The political and military equation began to change after this war. Syria and Saudi Arabia displayed willingness to recognize Israel, and Egypt and Jordan signed peace treaties. The demand of surrendering the territories occupied in 1967 remained prominent in exchange of recognition and peace with Israel throughout the post war era. The major argument in retaining the West Bank was security-based, as it would form a barrier against any attacks from the East. But the West Bank also formed part of ancient Israel (Judaea and Samaria). The Revisionist Zionist Likud party kept rejecting the idea of any kind of surrender even if peace with neighbours and natives became impossible. Their expansionism towards the fulfilment of a Jewish state did not take into account the opportunities of peace offers. Israel’s military supremacy and invincibility throughout these years had made the expansionist goal much easier even if it meant the subjugation of the native population. Negotiations, compromise and diplomacy did not hold much value due to the ‘iron wall’, the unconquerable force once perceived by Jabotinsky, which had later transformed into a literal physical reality.
THE MIGHTY OPPRESSOR AND THE HELPLESS NATIVES:
The Palestinian problem remains a real one until today. Israel’s population reached six millions in 1998, nearly ten times what it had been in 1948.Israel’s war of independence in 1948 was Palestinian’s Nakba (disaster) when 780,000 Palestinians, two-thirds of country’s population were driven out by Zionist troops and design.The remaining population was denied any political rights as if they were non-existent in the flow, due to the Zionist program, which had to be implemented by any means necessary. Destruction of an existing society in 1948, conquest of West Bank and Gaza in 1967, the invasion of 1982 with 17,500 Lebanese and Palestinian dead, the Sabra and Shatila massacres; the continuous assault on Palestinian schools, refugee camps, hospitals, civil installations was all a show of asymmetrical power unwilling to create a peaceful society meant for coexistence. Israel’s security issues arise not only from it being a product of Zionist ideology but, simply put, an occupant in a land where the native population has no rights whatsoever despite Israel’s big claims of being democratic. The disparity of power between Israel and the native population also nullifies the security argument especially from inside the state, when Palestinians have no army, air force, tanks or sophisticated defences of any kind.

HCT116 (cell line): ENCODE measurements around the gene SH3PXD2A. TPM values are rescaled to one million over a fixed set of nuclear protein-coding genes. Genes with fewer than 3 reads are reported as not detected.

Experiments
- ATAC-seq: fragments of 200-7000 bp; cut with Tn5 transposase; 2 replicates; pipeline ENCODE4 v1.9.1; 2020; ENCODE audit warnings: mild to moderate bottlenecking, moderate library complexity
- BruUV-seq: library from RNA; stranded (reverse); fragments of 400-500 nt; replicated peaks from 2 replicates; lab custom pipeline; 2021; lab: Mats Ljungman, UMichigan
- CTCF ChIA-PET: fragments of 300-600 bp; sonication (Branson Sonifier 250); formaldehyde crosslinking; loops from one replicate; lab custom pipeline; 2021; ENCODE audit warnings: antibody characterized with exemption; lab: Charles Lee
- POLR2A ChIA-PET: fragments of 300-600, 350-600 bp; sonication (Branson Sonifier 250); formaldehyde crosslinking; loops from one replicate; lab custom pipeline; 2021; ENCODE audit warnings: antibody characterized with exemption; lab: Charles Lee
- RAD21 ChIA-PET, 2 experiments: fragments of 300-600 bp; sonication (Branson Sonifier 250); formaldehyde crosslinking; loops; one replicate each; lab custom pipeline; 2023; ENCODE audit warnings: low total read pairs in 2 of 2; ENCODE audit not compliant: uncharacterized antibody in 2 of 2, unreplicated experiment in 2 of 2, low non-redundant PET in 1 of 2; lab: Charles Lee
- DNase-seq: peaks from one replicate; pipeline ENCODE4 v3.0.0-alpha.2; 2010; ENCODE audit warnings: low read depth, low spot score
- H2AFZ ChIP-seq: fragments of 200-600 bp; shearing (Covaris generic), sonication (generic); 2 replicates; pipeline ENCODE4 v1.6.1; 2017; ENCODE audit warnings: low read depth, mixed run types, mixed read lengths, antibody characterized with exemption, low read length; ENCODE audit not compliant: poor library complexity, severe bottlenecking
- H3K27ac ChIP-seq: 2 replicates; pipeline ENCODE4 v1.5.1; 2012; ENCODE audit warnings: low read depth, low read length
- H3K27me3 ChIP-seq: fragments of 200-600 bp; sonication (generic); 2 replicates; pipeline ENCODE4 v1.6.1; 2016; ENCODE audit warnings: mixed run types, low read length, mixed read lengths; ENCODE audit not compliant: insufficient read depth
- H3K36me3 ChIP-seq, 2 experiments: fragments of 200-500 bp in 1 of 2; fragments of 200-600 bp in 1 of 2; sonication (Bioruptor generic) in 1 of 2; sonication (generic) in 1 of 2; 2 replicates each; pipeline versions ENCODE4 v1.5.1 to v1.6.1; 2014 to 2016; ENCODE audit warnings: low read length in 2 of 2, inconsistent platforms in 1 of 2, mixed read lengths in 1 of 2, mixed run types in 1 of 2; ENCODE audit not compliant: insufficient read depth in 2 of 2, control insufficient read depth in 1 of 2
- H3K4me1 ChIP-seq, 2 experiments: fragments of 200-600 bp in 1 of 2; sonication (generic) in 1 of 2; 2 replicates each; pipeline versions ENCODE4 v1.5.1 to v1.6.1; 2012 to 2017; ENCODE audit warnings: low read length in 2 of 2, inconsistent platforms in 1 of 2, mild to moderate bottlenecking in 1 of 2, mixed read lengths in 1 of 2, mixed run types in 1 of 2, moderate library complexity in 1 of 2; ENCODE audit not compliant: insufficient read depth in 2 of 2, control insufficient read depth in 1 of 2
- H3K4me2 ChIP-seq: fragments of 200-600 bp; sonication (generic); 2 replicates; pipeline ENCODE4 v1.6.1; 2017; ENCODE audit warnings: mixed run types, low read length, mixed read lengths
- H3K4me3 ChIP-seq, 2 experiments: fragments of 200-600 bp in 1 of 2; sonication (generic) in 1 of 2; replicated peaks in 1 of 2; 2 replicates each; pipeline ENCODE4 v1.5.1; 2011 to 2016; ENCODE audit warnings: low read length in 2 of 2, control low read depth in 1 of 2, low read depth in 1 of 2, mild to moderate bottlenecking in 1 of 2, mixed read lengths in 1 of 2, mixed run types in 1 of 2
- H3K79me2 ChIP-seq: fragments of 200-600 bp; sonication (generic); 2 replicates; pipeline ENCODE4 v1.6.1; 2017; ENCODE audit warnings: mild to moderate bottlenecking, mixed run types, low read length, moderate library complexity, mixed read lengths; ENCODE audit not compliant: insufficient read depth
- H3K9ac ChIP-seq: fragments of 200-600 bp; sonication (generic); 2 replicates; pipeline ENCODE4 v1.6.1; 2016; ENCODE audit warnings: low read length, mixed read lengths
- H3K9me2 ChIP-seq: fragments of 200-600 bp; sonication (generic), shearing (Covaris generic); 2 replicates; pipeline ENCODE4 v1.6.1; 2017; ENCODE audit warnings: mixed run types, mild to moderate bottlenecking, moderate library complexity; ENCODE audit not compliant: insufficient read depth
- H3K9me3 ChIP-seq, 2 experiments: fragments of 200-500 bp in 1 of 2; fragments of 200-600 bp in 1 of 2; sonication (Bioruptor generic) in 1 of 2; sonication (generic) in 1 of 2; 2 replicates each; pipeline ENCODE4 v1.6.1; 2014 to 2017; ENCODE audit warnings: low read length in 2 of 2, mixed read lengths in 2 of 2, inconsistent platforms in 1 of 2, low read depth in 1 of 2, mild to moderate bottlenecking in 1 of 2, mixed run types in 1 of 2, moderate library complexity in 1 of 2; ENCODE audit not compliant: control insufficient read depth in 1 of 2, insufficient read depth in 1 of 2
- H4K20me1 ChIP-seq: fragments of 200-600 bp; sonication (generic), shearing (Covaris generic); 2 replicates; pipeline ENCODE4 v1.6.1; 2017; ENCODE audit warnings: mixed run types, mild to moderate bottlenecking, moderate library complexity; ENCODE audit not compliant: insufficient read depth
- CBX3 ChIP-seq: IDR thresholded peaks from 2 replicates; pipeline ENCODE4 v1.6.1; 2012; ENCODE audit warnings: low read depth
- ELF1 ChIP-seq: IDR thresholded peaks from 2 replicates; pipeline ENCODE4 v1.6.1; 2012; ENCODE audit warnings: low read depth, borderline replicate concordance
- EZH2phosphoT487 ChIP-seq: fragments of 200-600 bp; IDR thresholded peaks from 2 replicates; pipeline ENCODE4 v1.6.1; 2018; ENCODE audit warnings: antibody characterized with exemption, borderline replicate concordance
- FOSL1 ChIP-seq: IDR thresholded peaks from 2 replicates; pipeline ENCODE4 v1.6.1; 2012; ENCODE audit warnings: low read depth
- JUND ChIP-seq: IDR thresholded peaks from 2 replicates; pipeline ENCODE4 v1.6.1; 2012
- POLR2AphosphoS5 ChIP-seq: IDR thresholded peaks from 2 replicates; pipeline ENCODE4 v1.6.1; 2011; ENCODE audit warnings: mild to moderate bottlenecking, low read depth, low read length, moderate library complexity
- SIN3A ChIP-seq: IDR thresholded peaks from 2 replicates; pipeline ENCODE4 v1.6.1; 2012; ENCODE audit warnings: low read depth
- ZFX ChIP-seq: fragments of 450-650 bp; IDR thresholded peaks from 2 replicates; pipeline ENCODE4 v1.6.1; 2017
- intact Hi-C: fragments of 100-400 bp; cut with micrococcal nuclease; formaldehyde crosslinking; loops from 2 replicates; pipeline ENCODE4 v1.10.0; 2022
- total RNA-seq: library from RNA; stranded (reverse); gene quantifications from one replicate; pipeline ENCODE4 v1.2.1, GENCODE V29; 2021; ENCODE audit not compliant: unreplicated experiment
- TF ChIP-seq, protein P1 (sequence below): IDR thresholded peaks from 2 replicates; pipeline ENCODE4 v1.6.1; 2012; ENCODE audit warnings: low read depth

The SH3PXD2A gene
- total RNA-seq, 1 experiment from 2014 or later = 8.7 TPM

‘There can be no conceivable peace, in my opinion, that doesn’t tackle the real issue, which is Israel’s utter refusal to accept the sovereign existence of a Palestinian people that is entitled to rights over what Sharon and most of the people supporting him consider exclusively to the land of Greater Israel, i.e. the West Bank and Gaza.’~ Edward Said
A French philosopher Ernest Renan once said, ‘A nation is a group of people united by a mistaken view about the past and a hatred of their neighbours.’ In Israel’s case, the view of the past is not mistaken. The Diaspora, the Holocaust, and anti-Semitism of Europe are a horrible reality. But the translation of a terrible past into an uncompromising dream with results like massacres, subjugation, violation of international laws and expansionism, has given rise to merciless atrocities and has put at risk, the peace of the world. Security for Israel may be a genuine concern and will always be, not because the world is bent upon being anti-Semitic, but an oppressor will always be seen as an oppressor, no matter which part of the world he exists in. Every native population will see an alien settler with concern and the peaceful co-existence would never come into being if the settler’s inflexible passion or hunger for fulfilment of a dream brings endless tragedies, bloodshed and fears for the natives.
A. Shlaim, The Iron Wall, Israel and the Arab World (The Penguin Press, 2000), p.3
 Ibid, p.1
M. Barnett, Culture, Strategy and Foreign Policy Change, Israel’s Road to Oslo http://home.gwu.edu/~barnett/articles/1999_israel_ejir.pdf
S. Telhami, M. Barnett,Identity and Foreign Policy in the Middle East (Cornell University Press, 2002), p.58
A. Shlaim, The Iron Wall, Israel and the Arab World (The Penguin Press, 2000), pp. 6-7
David Ben Gurion, Letters to Paula,(London, 1971), 153-157, A. Shlaim, The Iron Wall, Israel and the Arab World (The Penguin Press, 2000) p. 21
E. L. Rogan, A. Shlaim, The War for Palestine, Rewriting the History of 1948, 2nd Edition (Cambridge University Press, Cambridge, 2007), pp. 80-81
A. Bregman, Israel’s War, A History Since 1947, 3rd Edition (Cornwall, 2010), p. 59
A. Shlaim, The Iron Wall, Israel and the Arab World (The Penguin Press 2000), p. 251
A. Shlaim, The Iron Wall, Israel and the Arab World (The Penguin Press 2000), p. 597
E. Said, The Consequences of 1948, E. L. Rogan & A. Shlaim (ed.), The War for Palestine, 2nd Edition (Cambridge University Press, Cambridge, 2007), p.248
E. Said, The End of Peace Process: Oslo and After (Granta Books, London, 2002), p. xv
Ibid, p. xv